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Guide to the Joseph R. Starobin and Robert S. Starobin Papers, 1945-1976
Special Collections M0675  
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Collection Details
 
Table of contents What's This?
  • Descriptive Summary
  • Administrative Information
  • Biography
  • Scope and Content
  • Arrangement Note
  • Access Terms

  • Descriptive Summary

    Title: Joseph R. Starobin and Robert S. Starobin Papers,
    Date (inclusive): 1945-1976
    Collection number: Special Collections M0675
    Creator: Starobin, Joseph R. Starobin, Robert S.
    Extent: 24 linear ft.
    Repository: Stanford University. Libraries. Dept. of Special Collections and University Archives.
    Language: English.

    Administrative Information

    Access Restrictions

    None.

    Publication Rights

    Property rights reside with the repository. Literary rights reside with the creators of the documents or their heirs. To obtain permission to publish or reproduce, please contact the Public Services Librarian of the Dept. of Special Collections.

    Provenance

    Purchased 1994.

    Preferred Citation:

    [Identification of item] Joseph R. Starobin and Robert S. Starobin Papers, M0675, Dept. of Special Collections, Stanford University Libraries, Stanford, Calif.

    Biography

    Joseph R. Starobin (1913-1976) and his son, Robert S. Starobin (1939-1971) each played significant roles in the radical movements of their times, the so-called Old Left and New Left.
    Joseph Starobin, born of a White Russian Jewish family in New York City, grew up among Socialists and became radicalized during the Great Depression. He was the foreign editor of the Daily Worker from 1945-1954, In 1951, on the Communist Party's suggestion, he went into to voluntary exile to escape McCarthyism. During this time, JS travelled widely in Latin America, France, Indochina, and China. Two books emerged out of these experiences: Paris to Peking and Eyewitness in Indo-China. JS was also in charge of the Communist Party USA's peace activities. JS entered the PhD. Program in history at Columbia University, and received his degree in Political Science. JS then taught at York University in Toronto. His dissertation was published as American Communism in Crisis: 1943-1957. JS's identification with the "Old Left" and academia thus provided a link with his son's leftist activity.
    Robert Starobin was a "Red Diaper Baby," who was exposed to socialist politics early in life. He was influenced by his father, Joseph, and his mother, Norma, who was a dancer. He attended private progressive grade schools and graduated from the Bronx High School of Science in 1957. He attended Cornell for undergraduate studies, where he was editor of the student newspaper. Following college, he hitchhiked across the country to California, where he met and married Elsa within 3 weeks. He attended graduate school in history at UC Berkeley and participated in the Free Speech Movement, the SDS and the black power movement. His 1968 dissertation from UC Berkeley eventually became his major book, Industrial Slavery in the Old South, published in 1970. In 1966 RS joined the history faculty at the University of Wisconsin-Madison and became involved with reforming the history department and with student protest groups. He pioneered the first black studies course at UW-Madison in 1968. RS published articles and spoke on his research interests in black history and the black power movement, but by the end of the 1960s, he felt unaccepted by the Black Panthers and by black academics because he was white. His marriage with Elsa broke up and she moved back to California in 1968. In 1969, RS returned to Cornell for a post-doctoral fellowship and again became involved with protest groups on campus. At the end of the year, he resigned from UW-Madison and accepted a teaching position at SUNY-Binghampton. He committed suicide in 1971.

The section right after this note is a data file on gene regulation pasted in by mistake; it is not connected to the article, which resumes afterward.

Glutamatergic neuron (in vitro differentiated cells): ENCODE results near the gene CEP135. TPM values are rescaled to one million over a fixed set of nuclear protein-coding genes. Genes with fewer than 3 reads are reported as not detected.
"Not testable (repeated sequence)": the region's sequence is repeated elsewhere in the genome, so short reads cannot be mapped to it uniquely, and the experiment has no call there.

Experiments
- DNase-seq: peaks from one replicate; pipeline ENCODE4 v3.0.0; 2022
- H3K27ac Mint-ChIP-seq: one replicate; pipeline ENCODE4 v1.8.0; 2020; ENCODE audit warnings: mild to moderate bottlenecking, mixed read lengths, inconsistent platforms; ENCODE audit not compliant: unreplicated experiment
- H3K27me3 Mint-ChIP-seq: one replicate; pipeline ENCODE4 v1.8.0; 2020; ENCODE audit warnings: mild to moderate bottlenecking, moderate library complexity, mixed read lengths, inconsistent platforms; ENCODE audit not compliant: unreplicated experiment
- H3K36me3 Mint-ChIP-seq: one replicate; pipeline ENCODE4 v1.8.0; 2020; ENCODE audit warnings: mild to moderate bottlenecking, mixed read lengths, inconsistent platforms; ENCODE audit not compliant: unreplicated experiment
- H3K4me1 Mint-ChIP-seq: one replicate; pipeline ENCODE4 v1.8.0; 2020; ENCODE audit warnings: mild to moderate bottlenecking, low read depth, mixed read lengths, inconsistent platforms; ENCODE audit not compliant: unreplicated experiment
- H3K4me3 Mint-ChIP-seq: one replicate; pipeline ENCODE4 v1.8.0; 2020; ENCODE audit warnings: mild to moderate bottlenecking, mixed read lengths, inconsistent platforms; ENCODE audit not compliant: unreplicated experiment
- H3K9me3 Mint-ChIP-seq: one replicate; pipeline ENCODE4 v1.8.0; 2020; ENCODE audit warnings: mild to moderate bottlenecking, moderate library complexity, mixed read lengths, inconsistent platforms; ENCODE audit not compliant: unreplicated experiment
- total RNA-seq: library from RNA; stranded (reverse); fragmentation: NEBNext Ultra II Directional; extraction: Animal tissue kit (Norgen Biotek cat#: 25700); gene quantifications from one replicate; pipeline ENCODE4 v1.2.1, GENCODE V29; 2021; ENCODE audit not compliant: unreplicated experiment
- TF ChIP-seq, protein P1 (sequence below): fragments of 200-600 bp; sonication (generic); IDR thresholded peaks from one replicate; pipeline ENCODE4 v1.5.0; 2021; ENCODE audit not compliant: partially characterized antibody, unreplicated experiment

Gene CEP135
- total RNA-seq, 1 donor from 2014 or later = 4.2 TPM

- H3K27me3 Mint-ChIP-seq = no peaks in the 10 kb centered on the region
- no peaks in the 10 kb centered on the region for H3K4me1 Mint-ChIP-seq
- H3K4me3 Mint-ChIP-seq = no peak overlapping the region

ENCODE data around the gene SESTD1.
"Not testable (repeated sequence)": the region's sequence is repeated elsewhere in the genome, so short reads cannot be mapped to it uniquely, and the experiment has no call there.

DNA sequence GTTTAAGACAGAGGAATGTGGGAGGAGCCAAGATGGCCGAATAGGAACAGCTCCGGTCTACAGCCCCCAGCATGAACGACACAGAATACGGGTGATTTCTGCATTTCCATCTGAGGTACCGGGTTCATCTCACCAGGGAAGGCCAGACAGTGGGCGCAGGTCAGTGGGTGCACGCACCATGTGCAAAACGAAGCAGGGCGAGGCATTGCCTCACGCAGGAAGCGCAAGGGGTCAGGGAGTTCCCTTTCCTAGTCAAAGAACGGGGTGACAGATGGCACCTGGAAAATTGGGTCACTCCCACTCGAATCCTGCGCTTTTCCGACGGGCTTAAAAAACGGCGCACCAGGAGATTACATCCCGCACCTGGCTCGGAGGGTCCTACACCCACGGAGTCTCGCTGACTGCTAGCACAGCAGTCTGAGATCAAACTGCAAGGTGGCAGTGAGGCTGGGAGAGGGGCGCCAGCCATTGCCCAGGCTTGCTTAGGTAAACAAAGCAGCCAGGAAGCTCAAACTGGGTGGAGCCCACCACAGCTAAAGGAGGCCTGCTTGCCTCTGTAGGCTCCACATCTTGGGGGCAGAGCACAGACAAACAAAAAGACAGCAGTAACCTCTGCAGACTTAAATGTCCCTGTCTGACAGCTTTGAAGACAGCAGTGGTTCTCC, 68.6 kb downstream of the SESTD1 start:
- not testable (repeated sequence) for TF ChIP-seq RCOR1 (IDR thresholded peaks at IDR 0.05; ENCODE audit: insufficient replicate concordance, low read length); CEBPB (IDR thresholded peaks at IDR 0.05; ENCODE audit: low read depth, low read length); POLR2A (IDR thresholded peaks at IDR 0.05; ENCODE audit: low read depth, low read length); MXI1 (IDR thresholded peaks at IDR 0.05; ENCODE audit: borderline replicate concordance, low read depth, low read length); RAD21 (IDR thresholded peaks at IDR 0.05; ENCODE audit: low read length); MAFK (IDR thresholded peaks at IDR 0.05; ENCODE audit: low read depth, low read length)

Scope and Content

    The Joseph and Robert Starobin Collection consists of 47 archival boxes, some of which are oversized. The collection contains personal papers and research materials of the Starobin father and son. There are 17 boxes of periodical publications reflecting their political and research interests. More personal letters and the libraries of each man are housed at Wisconsin State Historical Society.
    The collection is organized into 3 series: Joseph Starobin (JS), Robert Starobin (RS), and Serials. Series I and II are arranged roughly by the following topics: Personal life; Academic life and research; Clippings, periodicals, and pamphlets; and Whole newspapers. JS primarily contains clippings on the US Communist Party and the international communist and socialist movements from the 1940s-60s. RS is the larger series and includes his research notes on American slavery, as well as materials on African-American issues and the Black Power movement, the war in Vietnam, New Left politics, and student protest groups in the 1960s. It also contains a collection of 1960s-era radical newspapers. Serials contains academic, political, critical, and popular journals from the 1940s-1970s. They are arranged alphabetically by title.

    Arrangement Note

    Joseph Starobin and Robert Starobin materials separated. Arranged by subject within series. Periodicals arranged alphabetically.

    Access Terms

    Starobin, Joseph Robert, 1913-1976.
    Starobin, Robert S., 1939-1971.
    Browder, Earl, 1891-1973.
    Beichman, Arnold.
    Civil rights and socialism.
    New Left--United States.
    Radicalism.
    Social movements.
    Socialism--United States.
    Communists--United States. lcsh
    Communism.
    Communist parties--United States.
    Afro-Americans--Race identity.
    Afro-Americans--Social conditions.
    Civil rights movements--United States.
    Socialists. lcsh
    The Daily Worker.